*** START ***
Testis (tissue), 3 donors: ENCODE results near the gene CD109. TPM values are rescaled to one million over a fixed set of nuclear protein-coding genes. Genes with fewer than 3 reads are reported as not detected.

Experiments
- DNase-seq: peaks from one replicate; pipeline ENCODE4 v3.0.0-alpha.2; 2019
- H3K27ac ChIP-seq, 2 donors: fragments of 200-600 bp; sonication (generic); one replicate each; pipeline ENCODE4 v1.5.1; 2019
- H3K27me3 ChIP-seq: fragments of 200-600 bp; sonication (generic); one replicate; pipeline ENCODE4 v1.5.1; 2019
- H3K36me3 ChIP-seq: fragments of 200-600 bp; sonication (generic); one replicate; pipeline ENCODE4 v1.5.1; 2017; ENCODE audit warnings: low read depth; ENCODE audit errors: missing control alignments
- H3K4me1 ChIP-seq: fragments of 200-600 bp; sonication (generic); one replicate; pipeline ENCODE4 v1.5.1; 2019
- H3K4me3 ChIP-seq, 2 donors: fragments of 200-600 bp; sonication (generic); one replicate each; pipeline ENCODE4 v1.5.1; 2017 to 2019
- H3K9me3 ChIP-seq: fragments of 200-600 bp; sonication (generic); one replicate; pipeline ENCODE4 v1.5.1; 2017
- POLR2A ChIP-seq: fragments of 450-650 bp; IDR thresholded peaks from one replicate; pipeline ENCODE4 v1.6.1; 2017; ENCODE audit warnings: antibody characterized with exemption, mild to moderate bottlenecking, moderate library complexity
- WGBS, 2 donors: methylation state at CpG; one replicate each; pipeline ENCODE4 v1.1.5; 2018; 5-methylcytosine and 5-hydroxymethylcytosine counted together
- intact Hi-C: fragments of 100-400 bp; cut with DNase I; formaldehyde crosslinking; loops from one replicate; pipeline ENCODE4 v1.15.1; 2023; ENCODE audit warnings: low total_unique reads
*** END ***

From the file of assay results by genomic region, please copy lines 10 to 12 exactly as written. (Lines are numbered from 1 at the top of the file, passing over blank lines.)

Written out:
- POLR2A ChIP-seq: fragments of 450-650 bp; IDR thresholded peaks from one replicate; pipeline ENCODE4 v1.6.1; 2017; ENCODE audit warnings: antibody characterized with exemption, mild to moderate bottlenecking, moderate library complexity
- WGBS, 2 donors: methylation state at CpG; one replicate each; pipeline ENCODE4 v1.1.5; 2018; 5-methylcytosine and 5-hydroxymethylcytosine counted together
- intact Hi-C: fragments of 100-400 bp; cut with DNase I; formaldehyde crosslinking; loops from one replicate; pipeline ENCODE4 v1.15.1; 2023; ENCODE audit warnings: low total_unique reads